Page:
Conversation at the Federal Reserve's most recent policy meeting turned to something that hasn't been a serious topic for years: the possibility of interest-rate increases in the near future.
The Fed has held short-term interest rates near zero since December 2008, near the height of the financial crisis, and Chairwoman Janet Yellen shows no appetite for raising them soon. Investors, seeing that, generally don't see Fed rate increases until well into 2015, a view also held by many officials.
Still, a "few" Fed officials argued at a Jan. 28-29 policy meeting that increases might be needed soon to prevent the economy from overheating, according to minutes of the meeting released Wednesday. These officials were most likely from the Fed's band of policy "hawks" who have largely failed in resisting the central bank's easy-money policies.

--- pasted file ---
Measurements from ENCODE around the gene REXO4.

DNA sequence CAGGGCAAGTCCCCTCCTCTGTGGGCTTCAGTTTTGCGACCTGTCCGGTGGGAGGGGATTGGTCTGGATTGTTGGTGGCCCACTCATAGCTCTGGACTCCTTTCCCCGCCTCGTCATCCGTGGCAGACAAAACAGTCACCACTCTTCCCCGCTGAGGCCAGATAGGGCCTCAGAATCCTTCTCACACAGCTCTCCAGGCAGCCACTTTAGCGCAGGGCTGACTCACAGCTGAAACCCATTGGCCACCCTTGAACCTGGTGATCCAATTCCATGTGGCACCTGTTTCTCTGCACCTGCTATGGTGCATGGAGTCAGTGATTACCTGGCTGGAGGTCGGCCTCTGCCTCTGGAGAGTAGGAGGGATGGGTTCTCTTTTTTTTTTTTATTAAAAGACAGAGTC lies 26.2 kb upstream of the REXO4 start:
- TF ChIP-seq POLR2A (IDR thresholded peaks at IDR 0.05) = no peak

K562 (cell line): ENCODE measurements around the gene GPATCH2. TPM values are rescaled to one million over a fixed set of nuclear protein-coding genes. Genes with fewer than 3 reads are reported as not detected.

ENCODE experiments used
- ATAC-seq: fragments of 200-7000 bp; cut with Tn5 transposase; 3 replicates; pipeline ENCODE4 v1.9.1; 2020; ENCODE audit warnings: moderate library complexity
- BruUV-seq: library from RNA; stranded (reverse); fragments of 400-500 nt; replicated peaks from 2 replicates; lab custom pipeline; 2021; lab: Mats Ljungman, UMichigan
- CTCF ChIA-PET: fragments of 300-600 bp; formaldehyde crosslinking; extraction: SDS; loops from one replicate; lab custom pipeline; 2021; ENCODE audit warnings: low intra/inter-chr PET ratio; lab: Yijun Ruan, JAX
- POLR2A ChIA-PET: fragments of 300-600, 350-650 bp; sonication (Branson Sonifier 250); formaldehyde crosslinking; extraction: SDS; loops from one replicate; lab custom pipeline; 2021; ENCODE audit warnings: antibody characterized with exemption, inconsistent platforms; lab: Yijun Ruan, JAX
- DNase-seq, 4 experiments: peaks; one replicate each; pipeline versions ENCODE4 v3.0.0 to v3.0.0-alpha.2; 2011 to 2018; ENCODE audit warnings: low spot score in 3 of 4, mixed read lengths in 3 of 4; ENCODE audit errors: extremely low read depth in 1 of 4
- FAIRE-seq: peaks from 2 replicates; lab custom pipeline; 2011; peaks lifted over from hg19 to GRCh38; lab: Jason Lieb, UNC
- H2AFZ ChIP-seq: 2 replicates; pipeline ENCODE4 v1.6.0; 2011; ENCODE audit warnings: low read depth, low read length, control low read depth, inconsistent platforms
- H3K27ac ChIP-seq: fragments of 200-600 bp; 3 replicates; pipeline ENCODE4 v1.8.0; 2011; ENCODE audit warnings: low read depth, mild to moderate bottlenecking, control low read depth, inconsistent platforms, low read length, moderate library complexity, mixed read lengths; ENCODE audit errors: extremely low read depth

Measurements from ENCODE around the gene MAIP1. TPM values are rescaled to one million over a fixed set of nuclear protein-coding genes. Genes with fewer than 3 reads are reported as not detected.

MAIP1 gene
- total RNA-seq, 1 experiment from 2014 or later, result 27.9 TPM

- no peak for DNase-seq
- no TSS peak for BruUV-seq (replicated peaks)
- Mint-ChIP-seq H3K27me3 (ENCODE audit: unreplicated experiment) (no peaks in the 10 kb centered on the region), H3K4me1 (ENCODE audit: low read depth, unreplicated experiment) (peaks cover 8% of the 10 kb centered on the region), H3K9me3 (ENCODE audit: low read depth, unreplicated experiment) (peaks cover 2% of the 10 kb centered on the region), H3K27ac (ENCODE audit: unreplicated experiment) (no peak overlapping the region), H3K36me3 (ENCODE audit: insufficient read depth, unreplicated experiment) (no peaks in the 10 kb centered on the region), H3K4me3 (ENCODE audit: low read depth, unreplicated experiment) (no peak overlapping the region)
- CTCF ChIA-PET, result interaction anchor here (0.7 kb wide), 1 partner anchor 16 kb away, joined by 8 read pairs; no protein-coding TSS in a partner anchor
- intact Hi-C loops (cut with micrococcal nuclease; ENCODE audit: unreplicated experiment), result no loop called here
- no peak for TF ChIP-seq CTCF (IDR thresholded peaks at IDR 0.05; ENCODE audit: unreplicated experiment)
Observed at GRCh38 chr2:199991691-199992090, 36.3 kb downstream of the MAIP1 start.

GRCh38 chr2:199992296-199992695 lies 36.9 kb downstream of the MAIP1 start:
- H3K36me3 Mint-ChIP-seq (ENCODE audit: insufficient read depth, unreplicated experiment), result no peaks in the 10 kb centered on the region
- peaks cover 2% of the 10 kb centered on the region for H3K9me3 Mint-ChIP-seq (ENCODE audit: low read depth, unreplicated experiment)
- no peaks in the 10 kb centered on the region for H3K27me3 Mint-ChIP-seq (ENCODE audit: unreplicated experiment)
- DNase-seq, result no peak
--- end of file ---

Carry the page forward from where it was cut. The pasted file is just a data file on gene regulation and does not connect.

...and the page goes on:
The fact that the subject came up at all in January shows how the central bank's policy debate is slowly and subtly evolving and might offer the first glimmers on a distant horizon of a Fed move. Surprising declines in the unemployment rate in recent months have forced officials to start discussing their plans for eventual rate hikes, what will impel them to act and how to guide the public about their likely course in the months ahead.
FOMC Minutes: Fed officials debated over early rate hikes
February 20, 2014 by Leave a Comment